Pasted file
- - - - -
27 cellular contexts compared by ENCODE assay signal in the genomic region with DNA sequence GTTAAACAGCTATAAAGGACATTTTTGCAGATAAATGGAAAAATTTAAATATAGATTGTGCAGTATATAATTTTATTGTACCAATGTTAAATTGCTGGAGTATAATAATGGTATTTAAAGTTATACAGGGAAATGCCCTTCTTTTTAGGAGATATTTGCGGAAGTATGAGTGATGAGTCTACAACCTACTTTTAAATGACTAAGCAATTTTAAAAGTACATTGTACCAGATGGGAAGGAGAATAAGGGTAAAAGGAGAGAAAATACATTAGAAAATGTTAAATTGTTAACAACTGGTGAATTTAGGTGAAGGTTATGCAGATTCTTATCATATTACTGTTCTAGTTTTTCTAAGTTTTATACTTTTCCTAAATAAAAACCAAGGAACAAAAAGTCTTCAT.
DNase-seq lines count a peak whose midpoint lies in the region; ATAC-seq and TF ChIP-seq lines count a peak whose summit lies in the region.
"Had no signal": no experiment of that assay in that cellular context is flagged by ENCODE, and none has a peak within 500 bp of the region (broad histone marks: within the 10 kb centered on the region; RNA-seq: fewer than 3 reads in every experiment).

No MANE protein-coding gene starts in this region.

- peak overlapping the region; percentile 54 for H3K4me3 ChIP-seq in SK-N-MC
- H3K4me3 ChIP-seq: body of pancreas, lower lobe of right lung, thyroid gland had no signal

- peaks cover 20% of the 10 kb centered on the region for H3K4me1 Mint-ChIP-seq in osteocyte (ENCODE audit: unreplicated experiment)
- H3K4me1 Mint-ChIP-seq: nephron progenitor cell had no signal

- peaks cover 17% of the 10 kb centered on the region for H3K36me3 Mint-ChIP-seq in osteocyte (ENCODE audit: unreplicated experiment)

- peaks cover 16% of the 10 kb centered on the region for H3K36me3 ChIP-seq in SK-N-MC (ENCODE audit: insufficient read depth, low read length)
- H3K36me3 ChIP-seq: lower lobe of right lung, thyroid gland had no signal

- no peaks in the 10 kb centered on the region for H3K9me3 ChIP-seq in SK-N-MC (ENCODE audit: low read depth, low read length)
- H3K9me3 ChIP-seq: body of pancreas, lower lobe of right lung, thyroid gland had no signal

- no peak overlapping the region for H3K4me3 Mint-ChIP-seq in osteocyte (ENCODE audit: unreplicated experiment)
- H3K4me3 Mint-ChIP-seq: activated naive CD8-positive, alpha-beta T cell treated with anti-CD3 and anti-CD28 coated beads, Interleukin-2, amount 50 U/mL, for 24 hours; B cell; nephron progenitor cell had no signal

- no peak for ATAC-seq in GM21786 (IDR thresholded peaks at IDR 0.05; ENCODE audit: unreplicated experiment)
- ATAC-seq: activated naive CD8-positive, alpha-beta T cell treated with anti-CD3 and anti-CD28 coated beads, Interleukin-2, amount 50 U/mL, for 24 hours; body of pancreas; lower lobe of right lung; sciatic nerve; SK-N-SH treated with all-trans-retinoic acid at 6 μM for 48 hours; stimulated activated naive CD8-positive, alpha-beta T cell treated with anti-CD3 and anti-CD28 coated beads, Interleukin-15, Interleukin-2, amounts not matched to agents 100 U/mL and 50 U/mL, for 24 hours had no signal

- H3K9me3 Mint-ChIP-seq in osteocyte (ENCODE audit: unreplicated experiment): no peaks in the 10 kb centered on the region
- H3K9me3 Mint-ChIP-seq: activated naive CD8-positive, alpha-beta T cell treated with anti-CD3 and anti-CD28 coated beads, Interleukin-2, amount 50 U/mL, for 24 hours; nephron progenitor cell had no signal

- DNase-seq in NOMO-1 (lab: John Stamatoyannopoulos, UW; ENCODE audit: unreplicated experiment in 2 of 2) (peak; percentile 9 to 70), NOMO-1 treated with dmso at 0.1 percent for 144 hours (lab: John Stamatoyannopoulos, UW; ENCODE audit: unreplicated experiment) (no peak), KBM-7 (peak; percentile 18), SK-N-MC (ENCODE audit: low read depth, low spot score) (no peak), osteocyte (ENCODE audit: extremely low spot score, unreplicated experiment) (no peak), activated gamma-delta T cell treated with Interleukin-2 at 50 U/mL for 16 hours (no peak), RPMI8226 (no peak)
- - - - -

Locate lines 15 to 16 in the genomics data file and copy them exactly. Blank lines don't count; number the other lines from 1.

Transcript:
- H3K4me3 Mint-ChIP-seq: activated naive CD8-positive, alpha-beta T cell treated with anti-CD3 and anti-CD28 coated beads, Interleukin-2, amount 50 U/mL, for 24 hours; B cell; nephron progenitor cell had no signal

- no peak for ATAC-seq in GM21786 (IDR thresholded peaks at IDR 0.05; ENCODE audit: unreplicated experiment)